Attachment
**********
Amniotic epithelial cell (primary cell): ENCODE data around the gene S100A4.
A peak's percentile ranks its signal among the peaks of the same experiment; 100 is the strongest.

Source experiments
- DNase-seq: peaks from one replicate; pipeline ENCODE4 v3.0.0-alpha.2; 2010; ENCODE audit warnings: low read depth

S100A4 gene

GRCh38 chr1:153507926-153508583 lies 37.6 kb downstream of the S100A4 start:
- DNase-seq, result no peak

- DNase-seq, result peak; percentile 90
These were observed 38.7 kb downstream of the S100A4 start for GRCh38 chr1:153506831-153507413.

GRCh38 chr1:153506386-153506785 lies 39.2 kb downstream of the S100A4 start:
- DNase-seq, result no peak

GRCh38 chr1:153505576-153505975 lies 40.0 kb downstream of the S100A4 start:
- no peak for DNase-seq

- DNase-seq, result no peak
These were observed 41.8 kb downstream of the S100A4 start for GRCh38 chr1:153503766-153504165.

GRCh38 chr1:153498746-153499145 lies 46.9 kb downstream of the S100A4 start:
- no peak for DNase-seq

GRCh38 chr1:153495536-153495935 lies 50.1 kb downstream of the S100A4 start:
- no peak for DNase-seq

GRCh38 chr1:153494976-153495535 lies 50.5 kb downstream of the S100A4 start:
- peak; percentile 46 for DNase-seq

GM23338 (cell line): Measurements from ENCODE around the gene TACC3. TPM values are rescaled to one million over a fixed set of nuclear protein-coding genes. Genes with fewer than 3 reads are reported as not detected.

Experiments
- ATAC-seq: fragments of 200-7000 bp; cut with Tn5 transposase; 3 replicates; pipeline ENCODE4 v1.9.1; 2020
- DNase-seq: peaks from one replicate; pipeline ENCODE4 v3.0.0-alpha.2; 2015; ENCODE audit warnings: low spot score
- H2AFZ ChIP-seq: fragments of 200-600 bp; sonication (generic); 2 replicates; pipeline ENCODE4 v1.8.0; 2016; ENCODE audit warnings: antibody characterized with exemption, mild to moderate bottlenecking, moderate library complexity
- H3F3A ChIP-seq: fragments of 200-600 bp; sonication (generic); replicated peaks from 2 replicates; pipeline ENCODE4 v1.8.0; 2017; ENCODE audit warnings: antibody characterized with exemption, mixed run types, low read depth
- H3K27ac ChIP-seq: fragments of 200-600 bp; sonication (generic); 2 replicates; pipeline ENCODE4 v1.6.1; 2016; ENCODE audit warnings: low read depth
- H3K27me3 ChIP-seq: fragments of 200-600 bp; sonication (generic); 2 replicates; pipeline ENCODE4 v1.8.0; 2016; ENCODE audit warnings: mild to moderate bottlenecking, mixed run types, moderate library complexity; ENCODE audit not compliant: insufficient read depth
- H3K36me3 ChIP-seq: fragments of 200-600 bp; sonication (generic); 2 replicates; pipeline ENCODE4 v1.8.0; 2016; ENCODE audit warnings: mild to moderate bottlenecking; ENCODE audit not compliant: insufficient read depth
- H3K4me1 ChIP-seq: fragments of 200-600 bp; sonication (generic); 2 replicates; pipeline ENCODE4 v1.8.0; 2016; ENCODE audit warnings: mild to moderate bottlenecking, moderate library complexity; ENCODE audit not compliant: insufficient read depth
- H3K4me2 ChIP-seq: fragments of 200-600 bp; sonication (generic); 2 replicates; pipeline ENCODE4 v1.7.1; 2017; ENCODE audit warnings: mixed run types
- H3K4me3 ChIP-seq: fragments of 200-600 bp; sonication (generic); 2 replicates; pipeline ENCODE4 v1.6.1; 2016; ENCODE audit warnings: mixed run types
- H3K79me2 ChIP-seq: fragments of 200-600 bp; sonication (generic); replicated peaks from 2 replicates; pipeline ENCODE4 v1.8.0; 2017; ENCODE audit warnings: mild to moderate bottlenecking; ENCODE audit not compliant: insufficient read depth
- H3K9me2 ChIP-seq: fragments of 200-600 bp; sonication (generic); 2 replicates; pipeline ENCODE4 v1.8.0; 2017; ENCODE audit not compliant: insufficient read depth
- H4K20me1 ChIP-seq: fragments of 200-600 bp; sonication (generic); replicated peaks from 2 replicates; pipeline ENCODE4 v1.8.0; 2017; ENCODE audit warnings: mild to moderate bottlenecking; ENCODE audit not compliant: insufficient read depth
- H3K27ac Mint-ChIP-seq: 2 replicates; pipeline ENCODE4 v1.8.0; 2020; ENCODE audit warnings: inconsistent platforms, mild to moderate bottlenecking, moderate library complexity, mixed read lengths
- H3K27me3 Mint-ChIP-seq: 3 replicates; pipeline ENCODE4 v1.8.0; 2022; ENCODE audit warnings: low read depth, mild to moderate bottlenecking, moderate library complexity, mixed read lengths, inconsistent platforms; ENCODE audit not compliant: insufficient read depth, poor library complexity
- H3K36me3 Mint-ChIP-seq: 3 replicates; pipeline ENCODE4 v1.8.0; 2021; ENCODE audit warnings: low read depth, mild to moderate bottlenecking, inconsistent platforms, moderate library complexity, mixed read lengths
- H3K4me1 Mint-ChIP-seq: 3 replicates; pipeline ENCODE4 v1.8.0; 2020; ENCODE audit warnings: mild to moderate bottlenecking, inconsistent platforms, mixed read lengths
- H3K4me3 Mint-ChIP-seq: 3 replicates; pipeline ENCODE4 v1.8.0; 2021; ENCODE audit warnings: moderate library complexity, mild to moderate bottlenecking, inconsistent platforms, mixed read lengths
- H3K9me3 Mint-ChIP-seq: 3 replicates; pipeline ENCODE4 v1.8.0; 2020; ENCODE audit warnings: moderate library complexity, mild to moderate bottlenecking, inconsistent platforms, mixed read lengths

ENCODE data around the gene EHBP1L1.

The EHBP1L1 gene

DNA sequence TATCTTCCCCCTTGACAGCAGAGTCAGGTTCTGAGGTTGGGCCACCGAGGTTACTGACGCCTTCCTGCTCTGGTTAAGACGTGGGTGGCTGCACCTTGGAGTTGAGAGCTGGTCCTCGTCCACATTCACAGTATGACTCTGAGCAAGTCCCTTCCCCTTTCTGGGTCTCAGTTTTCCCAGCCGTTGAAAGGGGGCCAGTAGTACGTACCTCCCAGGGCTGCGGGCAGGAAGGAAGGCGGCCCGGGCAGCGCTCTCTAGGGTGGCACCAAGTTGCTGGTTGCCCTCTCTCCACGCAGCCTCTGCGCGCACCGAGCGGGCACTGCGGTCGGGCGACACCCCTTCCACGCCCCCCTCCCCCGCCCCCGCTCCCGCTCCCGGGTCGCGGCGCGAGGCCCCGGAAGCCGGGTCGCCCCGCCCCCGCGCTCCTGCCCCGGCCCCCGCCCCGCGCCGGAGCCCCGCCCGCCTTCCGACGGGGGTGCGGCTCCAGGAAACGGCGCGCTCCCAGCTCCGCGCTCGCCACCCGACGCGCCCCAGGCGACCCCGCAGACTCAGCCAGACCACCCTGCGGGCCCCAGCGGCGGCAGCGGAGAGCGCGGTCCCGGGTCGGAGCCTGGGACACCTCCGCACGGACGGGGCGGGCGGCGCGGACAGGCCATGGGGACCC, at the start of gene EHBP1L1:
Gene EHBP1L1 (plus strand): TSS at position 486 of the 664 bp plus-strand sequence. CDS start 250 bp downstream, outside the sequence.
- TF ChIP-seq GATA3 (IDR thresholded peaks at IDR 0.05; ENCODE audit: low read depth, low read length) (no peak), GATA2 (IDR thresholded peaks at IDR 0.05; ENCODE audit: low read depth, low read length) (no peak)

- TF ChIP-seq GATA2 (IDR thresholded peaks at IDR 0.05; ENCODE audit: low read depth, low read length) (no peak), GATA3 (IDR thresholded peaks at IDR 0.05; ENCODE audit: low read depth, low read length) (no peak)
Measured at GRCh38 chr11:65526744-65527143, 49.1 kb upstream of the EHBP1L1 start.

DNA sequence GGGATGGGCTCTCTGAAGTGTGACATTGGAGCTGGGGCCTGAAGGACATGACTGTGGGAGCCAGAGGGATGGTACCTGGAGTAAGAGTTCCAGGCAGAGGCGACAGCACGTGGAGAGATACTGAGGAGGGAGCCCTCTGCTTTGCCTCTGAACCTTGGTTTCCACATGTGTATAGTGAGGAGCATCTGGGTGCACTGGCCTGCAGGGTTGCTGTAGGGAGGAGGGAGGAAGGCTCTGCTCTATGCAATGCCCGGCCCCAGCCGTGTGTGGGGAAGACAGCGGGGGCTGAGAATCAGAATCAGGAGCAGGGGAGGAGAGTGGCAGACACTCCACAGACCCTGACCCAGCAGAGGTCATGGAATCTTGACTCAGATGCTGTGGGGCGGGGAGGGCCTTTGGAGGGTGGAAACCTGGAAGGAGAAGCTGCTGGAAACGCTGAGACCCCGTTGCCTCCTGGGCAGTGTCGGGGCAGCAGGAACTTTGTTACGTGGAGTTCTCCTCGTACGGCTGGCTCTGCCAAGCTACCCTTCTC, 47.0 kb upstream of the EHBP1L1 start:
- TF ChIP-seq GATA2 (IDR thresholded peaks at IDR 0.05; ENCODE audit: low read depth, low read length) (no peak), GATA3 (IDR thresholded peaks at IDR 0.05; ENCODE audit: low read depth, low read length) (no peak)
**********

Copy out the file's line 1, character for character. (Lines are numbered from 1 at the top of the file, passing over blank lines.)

Amniotic epithelial cell (primary cell): ENCODE data around the gene S100A4.